This item was published during the term of a previous administration that ended in April 2007
Final warning for failing child protectors
If the child protection system continues to fail children it will be replaced, a high-level child protection summit was told today.
First Minister Jack McConnell was speaking in Glasgow at the summit convened after a major review of all child protection services which found that over half of children at risk of abuse or neglect were not adequately protected or cared for.
Many failures in the child protection system have been blamed on senior managers in child protection organisations.
The First Minister said:
"We need urgent action before another Kennedy McFarlane or Caleb Ness dies at the hands of the very person who is supposed to be caring for them.
"Those who run the system have a personal responsibility to radically improve child protection and help children realise their potential.
"We have allocated resources and acted on the recommendations, but locally, professional boundaries cannot be allowed to stand in the way of the job we must all do. Scotland's children need to see those barriers removed. They need us all to show leadership and give them the service they have the right to expect. New investment must be matched by reform.
"Radical improvements are essential. But the bottom line is that if the system goes on failing to protect children, then we will not protect the system.
"The least we owe to the tragic victims of abuse or neglect is to give those vulnerable children an absolute guarantee that professional services will not let them down. This is a fundamental right for the 21 st century."
The Summit brought together senior local authority, health, police and voluntary sector representatives to thrash out action on the Executive's five-point response to the child protection review.
The immediate action to be taken was:
- a three-year reform programme for child protection services
- an expert team to oversee reform and tackle poor performance locally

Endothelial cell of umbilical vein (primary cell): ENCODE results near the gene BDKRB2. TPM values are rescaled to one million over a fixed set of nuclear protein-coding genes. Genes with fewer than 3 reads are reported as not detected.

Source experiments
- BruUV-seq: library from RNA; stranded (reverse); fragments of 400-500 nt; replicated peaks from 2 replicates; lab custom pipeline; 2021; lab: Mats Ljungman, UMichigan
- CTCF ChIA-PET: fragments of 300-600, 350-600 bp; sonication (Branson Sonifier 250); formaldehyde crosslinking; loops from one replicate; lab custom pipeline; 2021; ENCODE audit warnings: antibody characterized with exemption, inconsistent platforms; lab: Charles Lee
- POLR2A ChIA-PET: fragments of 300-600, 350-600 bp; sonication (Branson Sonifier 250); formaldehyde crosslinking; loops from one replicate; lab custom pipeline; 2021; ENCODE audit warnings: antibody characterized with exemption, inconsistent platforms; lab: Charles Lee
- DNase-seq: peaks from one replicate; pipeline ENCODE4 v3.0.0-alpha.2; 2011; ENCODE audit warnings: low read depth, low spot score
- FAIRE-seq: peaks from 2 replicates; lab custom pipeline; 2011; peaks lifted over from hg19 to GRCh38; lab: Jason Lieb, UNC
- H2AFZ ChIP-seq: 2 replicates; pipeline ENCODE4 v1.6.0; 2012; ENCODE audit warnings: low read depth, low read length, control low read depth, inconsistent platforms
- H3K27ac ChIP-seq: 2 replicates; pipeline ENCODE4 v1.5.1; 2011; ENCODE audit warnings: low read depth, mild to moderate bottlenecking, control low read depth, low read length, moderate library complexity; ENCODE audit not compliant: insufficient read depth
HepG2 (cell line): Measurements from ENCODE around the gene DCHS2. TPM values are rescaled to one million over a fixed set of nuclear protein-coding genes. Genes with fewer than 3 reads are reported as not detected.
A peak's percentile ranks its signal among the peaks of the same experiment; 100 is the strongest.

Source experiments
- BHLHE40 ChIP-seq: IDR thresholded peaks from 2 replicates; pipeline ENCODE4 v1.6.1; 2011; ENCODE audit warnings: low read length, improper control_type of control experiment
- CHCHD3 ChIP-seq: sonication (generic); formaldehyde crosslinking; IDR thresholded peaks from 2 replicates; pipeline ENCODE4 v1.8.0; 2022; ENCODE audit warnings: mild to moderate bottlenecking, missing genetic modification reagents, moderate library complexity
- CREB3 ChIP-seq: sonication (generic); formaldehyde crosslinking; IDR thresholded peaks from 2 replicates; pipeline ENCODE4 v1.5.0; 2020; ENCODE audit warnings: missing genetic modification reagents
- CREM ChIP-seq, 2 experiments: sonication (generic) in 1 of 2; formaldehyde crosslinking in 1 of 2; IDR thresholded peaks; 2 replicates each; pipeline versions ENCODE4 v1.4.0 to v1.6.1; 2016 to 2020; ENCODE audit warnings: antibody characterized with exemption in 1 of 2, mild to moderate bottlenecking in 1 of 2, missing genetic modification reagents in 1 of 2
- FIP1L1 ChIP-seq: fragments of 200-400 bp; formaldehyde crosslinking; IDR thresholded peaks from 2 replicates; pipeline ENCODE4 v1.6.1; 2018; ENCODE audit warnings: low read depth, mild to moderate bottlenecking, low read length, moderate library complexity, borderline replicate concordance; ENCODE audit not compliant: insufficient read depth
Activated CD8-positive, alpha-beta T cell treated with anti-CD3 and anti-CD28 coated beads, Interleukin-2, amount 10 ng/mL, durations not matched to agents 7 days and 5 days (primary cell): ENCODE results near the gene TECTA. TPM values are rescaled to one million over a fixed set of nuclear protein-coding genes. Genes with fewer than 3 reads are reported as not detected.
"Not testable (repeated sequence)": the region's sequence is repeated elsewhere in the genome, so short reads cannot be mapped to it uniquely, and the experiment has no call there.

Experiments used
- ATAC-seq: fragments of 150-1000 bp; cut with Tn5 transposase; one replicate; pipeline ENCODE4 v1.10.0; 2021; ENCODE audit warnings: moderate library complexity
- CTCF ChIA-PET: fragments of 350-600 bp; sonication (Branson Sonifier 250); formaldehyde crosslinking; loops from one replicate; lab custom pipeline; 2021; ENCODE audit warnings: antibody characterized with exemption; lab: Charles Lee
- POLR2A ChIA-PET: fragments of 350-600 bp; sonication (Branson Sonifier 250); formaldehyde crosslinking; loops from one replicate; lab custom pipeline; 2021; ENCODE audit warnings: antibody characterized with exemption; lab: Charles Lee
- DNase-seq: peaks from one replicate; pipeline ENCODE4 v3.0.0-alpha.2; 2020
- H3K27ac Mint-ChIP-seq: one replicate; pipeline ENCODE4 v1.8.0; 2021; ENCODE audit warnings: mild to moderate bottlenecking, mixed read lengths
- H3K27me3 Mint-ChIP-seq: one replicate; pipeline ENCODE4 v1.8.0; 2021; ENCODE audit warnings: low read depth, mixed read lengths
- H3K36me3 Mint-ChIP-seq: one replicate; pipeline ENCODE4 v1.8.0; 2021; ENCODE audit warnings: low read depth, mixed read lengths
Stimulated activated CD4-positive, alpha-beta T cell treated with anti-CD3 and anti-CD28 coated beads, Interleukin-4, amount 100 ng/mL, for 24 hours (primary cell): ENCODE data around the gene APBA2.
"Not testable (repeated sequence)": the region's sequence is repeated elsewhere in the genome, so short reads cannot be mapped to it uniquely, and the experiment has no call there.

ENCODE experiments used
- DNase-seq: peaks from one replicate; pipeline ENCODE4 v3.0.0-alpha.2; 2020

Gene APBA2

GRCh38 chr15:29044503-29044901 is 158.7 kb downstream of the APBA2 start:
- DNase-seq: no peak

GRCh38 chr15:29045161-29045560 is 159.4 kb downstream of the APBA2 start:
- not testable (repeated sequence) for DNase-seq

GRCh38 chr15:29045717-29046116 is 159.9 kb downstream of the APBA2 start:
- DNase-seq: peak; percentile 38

- a tough new inspection system to ensure reform is delivered
- a Children's Charter setting out the support that every child has the right to expect
- increased investment in helplines, including cash to allow Childline Scotland to increase by 60% the number of children it helps
Minister for Young People, Cathy Jamieson, said:
"We are giving those responsible for running child protection services three years to put things right. Some may complain that this is not enough time but it is a deliberately tight timescale.
"If we continue to drag our heels then more children will die and society will have failed in its duty to protect our children."
The Executive has developed an outline three-year reform programme for agreement and views were also sought on the expert team which will oversee the reform programme and tackle poor performance locally.
A tough new inspection system is being put in place to hold all those delivering child protection to account. The key inspectorates have already met and agreed that the inspections will be against common standards. The inspection report will be published to increase public accountability.
The First Minister also announced that the Executive has commissioned Save the Children to develop a Children's Charter by August to set out the support that every child has the right to expect.
Save the Children will consult with children and young people, parents and professionals, to produce the Charter which will have a significant impact on the reforms.
Mr McConnell also revealed that ChildLine are on course to open their new Aberdeen Centre in the Autumn. This follows immediate increases in investment by the Executive in helplines to boost significantly the number of children they can help.
An audit and review of child protection was announced by the Scottish Executive in March 2001 following the Hammond report into the of Kennedy McFarlane. The multi-disciplinary team were asked to review how well our children are being protected by the range of agencies that work with them. The review team's report It's everyone's job to make sure I'm alright (a quote from a child interviewed by the team) was published on November 25, 2002.
Investment in the Changing Children's Services Fund, which funds innovative projects which join up services for vulnerable and disadvantaged, will double from £33 million to £65.5 million between 2002-03 and 2005-06. This was announced by Cathy Jamieson at the Barnado's Conference on November 22 last year.